Jan 19, 2019

Big Tech infighting — again

Illustration: Lazaro Gamio/Axios

As we've chronicled before, Big Tech is at war with itself. Now, Microsoft is pitted against Amazon on their home turf.

Driving the news: Microsoft announced that it would commit $500 million to building affordable housing in Seattle. In doing so, it showed up its neighbor Amazon, which fought publicly and bitterly with the city of Seattle over a per-employee "homelessness tax." Microsoft has grabbed all the kudos in Seattle, even though Amazon is involved in a slew of charities itself.

The infighting is even more pronounced in Silicon Valley, where Salesforce is battling Twitter, while Apple is going after Facebook and Google.

  • During the last election cycle, Salesforce CEO Marc Benioff and Twitter CEO Jack Dorsey bickered over San Francisco's homelessness problem, with Benioff supporting a "homelessness tax" on tech companies, and Dorsey opposing it.
  • And Apple CEO Tim Cook is charging forward against Facebook and Google — and calling for privacy regulation. Apple won the "2018 award for pouring salt in wounds of competitors," NYU's Scott Galloway says.

Go deeper: How the "big tech" colossus is splitting

Go deeper

Warren sees bump in national poll following Nevada debate

Photo by David Becker/Getty Images.

Sen. Elizabeth Warren surged to 19% and second place in a CBS News/YouGov national poll released Sunday, trailing front-runner Sen. Bernie Sanders (28%) but edging out Joe Biden (17%) and Michael Bloomberg (13%).

Why it matters: The poll notes that only 42% of Democratic primary voters have made up their minds. While Warren underperformed in the first three states, her strong debate performance in Nevada last week may have given her campaign new life.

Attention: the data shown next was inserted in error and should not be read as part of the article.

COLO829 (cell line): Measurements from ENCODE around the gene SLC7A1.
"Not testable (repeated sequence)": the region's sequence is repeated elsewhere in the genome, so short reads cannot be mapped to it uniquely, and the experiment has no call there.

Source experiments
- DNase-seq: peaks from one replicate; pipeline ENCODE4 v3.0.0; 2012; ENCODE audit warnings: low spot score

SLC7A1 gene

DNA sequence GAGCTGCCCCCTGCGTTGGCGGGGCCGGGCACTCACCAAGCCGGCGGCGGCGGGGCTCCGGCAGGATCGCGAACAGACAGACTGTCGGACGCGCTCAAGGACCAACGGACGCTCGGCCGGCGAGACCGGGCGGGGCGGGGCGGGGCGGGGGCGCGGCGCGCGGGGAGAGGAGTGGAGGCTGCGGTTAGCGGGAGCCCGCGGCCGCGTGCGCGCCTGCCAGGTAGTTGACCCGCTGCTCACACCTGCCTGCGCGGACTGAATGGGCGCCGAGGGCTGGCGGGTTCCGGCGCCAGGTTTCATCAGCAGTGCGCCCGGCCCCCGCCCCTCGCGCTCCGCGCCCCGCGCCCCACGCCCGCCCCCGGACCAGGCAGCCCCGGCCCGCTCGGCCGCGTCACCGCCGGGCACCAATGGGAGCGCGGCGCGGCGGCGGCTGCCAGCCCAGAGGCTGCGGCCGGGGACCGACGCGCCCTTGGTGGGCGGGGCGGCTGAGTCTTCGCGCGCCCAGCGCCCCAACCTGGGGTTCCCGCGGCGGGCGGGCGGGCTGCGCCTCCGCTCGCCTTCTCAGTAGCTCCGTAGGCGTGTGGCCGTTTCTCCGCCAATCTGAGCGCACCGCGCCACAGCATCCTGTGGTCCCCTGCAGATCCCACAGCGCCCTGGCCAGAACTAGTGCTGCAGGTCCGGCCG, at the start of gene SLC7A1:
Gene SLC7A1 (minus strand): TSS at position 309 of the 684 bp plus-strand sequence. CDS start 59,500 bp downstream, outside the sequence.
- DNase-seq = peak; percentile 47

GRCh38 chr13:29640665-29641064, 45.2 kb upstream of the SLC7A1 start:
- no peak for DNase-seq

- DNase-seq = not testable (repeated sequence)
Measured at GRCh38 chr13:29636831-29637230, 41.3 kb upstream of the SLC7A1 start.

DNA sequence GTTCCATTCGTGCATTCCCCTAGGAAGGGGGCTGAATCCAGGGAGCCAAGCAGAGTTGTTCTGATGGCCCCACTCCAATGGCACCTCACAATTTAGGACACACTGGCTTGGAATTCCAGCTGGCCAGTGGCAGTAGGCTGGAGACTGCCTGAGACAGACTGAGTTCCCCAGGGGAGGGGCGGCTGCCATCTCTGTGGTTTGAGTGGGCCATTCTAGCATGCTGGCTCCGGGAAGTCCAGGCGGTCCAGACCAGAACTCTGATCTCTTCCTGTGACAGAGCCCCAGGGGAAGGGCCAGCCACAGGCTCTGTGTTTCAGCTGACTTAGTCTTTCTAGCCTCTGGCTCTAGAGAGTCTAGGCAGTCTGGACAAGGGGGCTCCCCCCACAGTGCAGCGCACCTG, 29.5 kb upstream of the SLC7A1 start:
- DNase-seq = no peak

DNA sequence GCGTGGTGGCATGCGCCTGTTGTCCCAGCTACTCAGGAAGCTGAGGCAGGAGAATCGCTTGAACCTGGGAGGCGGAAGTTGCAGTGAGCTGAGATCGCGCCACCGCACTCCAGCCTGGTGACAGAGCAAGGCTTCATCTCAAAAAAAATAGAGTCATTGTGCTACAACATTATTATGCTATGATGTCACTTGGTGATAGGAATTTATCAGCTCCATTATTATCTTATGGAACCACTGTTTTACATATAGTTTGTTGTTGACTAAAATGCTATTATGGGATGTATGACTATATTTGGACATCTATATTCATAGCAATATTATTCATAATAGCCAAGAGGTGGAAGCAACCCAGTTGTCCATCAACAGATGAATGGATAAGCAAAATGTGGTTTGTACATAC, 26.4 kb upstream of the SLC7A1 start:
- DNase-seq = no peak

Pence aide says intel report of Russia helping Trump is "false information"

Marc Short. Screenshot: Fox News

Marc Short, chief of staff to Vice President Mike Pence, claimed on "Fox News Sunday" that the White House has not received intelligence that Russia is seeking to help President Trump win re-election, calling it "false information" that has been selectively leaked by Democrats on the House Intelligence Committee.

The big picture: Short and national security adviser Robert O'Brien both dismissed reports published in the Washington Post and New York Times last week about a briefing provided by top election security official Shelby Pierson, an aide to outgoing acting director of national intelligence Joseph Maguire.

Bernie's juggernaut

Sen. Bernie Sanders speaks in San Antonio last night with his wife, Jane. Photo: Eric Gay/AP

Sen. Bernie Sanders won so big in the Nevada caucuses that Democrats are hard-pressed to sketch a way he's not their nominee.

Driving the news: With 60% of precincts counted (slow, but better than Iowa!), Sanders is running away with 46% of delegates — crushing Joe Biden's 20%, Pete Buttigieg's 15%, Sen. Elizabeth Warren's 10% and Sen. Amy Klobuchar's 5%.